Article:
Expert: China’s ‘Sneaky’ Navy Aims to Overpower South China Sea

ZHOUSHAN, CHINA - AUGUST 01: Fishing boats set sail to East China Sea for fishing on Augus
Yu Ruowang/CHINA NEWS SERVICE/VCG via Getty Images

WASHINGTON, DC – The United States should keep an eye on China’s rapidly growing naval forces, a part of which China has hidden as civilian fishing boats, a prominent U.S. expert on China warned at an event on Wednesday.

China’s regular navy already has more ships than the U.S. — a little more than 300 to the U.S.’s 277. But Andrew Erickson, a professor at the U.S. Naval War College’s China Maritime Studies Institute, warns that it is China’s informal sea forces that need close watching.

At an event hosted by the Jamestown Foundation, Erickson described the three elements of China’s maritime forces: the navy, coast guard, and a maritime militia – or, as he said a friend’s five-year-old son acutely described it: “a regular navy, the police navy, and the sneaky navy.”

The “sneaky navy” refers to the maritime militia, which China passes off as civilian fishing boats but consists of thousands of vessels and personnel, who are fishermen by day but are organized and trained as a militia that can be called up as needed.

That maritime militia is aimed at overpowering its neighbors and advancing China’s control over the South China Sea where six nations have disputed territorial claims. An estimated $5 trillion in global trade also passes through the South China Sea.

Erickson said the maritime militia has a small elite subcomponent at the top, entrusted with participation in sea encounters and incidents with other nations.

Now, he said, China is developing an even more elite force, which consists of 84 vessels that are each nearly 200 feet long and up to 750 tons, have powerful water cannons, strong external rails useful for ramming other boats, and engage in exercises like loading light weapons.

“These folks don’t fish,” he said.

Rather, he said, they do rotational forward deployments to China’s outposts in the Spratly Islands, a group of islands, reefs, and other land features in the South China Sea.

“They are hiding in plain sight,” he said. “I hope people pay more attention to it.”

He said China’s coast guard is also the largest in the world, with 225 ships that are over 500 tons and another 1,050-plus ships confined to closer waters — a total of about 1,275 ships.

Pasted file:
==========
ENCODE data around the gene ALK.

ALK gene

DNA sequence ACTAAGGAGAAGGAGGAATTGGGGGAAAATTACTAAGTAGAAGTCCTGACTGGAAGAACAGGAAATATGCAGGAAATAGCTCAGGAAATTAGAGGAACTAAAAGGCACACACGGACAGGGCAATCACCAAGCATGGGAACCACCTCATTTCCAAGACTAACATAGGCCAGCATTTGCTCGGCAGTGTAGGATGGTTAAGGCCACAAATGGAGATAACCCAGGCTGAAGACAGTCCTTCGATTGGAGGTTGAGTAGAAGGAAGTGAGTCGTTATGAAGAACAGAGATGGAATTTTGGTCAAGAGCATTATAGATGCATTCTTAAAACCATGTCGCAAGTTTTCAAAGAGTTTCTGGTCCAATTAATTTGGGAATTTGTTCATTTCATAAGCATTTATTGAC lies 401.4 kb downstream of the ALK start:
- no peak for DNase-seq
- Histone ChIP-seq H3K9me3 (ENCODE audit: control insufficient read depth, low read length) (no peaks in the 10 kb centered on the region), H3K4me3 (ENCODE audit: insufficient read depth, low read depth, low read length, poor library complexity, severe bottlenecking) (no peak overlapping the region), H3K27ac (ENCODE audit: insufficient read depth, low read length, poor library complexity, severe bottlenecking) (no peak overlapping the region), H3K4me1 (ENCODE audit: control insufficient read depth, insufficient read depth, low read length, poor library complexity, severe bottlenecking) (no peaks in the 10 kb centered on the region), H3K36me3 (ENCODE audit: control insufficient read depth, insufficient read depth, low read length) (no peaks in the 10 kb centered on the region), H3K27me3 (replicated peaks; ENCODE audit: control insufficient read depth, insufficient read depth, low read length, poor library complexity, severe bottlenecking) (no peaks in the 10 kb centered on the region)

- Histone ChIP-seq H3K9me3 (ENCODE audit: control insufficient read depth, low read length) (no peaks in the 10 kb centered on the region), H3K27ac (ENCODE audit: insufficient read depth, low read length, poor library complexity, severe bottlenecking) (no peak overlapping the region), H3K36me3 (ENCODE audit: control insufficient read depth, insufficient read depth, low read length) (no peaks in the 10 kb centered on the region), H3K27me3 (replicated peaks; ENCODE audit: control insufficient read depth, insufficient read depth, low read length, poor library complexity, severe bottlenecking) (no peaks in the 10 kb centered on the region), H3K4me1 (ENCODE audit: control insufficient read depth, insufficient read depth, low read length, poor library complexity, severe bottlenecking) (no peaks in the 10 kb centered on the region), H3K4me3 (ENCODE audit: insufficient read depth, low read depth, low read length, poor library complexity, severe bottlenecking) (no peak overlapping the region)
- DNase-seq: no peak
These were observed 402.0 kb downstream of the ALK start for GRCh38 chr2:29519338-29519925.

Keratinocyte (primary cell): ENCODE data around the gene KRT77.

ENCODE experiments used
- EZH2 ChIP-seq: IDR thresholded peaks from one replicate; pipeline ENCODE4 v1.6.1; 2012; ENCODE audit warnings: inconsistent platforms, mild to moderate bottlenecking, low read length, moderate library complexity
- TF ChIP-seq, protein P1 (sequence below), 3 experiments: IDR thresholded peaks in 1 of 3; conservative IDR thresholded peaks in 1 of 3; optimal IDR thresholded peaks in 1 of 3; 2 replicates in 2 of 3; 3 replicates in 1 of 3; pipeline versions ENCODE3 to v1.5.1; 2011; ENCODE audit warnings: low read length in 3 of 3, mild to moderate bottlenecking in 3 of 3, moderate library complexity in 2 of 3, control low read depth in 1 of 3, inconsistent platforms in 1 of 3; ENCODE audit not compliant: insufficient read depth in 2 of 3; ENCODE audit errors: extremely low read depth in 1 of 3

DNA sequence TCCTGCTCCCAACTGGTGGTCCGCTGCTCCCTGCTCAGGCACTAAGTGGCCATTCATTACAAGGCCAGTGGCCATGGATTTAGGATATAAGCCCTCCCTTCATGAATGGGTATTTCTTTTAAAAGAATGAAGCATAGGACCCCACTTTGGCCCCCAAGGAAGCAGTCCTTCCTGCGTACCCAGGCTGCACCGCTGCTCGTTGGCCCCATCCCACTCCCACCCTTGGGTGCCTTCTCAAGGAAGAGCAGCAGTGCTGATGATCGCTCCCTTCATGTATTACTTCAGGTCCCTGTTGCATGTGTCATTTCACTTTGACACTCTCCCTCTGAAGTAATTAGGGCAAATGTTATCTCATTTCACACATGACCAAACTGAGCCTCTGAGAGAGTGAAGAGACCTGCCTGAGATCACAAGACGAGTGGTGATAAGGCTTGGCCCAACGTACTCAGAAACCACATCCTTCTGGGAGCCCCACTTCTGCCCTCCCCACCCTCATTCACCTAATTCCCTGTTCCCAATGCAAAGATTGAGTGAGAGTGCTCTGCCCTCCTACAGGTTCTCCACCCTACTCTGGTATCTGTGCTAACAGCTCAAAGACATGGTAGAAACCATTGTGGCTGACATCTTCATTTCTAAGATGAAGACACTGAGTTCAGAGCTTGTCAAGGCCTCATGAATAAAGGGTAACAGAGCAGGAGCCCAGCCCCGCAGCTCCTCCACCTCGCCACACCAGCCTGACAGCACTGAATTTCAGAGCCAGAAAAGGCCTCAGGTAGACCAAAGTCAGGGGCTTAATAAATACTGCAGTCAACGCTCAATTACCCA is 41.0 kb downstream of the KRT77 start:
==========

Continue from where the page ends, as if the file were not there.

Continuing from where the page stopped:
The coast guard, along with the maritime militia, can focus on securing China’s coast and backfilling lower-end missions, while China’s regular navy – the People’s Liberation Army Navy – can feel comfortable shifting some of its emphasis outward, he said.

On how well this was working, Erickson responded, “They’re good enough to keep winning in the gray zone, which is where China wants to play.”

The gray zone refers to a space between peace and war where there is conflict below the threshold of conventional warfare — which complicates a U.S. response to that conflict.

Cristina Garafolo, a policy analyst with RAND who also spoke at the Jamestown Foundation event, said she has also seen the People’s Liberation Army Air Force (PLAAF) exercise over longer distances, farther away from China’s shores.

She said the Japanese military has released some data showing it scrambled its aircraft almost 50 percent more in 2016 than it did the year before, which typically happens when another country’s aircraft approaches its airspace.

The growing number of those incidents could lead to “potential conflict,” she said.

Experts at the event said Chinese President Xi Jinping has made clear his ambitions for China to reach world superpower status, militarily dominate the East Asia region, and reunify with Taiwan by 2049.

Jamestown Foundation senior fellow Willy Lam said Xi is expected to break tradition and serve for longer than two five-year terms, perhaps serving as many as 20 years.

Xi — regarded as the most powerful and experienced leader since former Chinese President Deng Xiaoping — has both the motivation and the ability to reform the military in keeping with China’s great power image, they said.

He is also trying to blend civilian and military sectors together, including emerging technologies like artificial intelligence, which the U.S. government is currently struggling to do.

Particularly telling is Xi’s call last year to ordinary civilians to “respect the tradition of [People’s Liberation Army] predominance,” Lam said.

According to Lam, during a visit in Inner Mongolia last November 30, Xi recalled how during the War of Liberation, ordinary Chinese put the military before themselves.

“The masses ‘will send their last bowl of rice for military consumption, last yard of cloth to make military uniform, last cotton quilt to cover [wounded soldiers lying on] on stretchers; and the last child to the warfront,’” Xi said, according to Lam.


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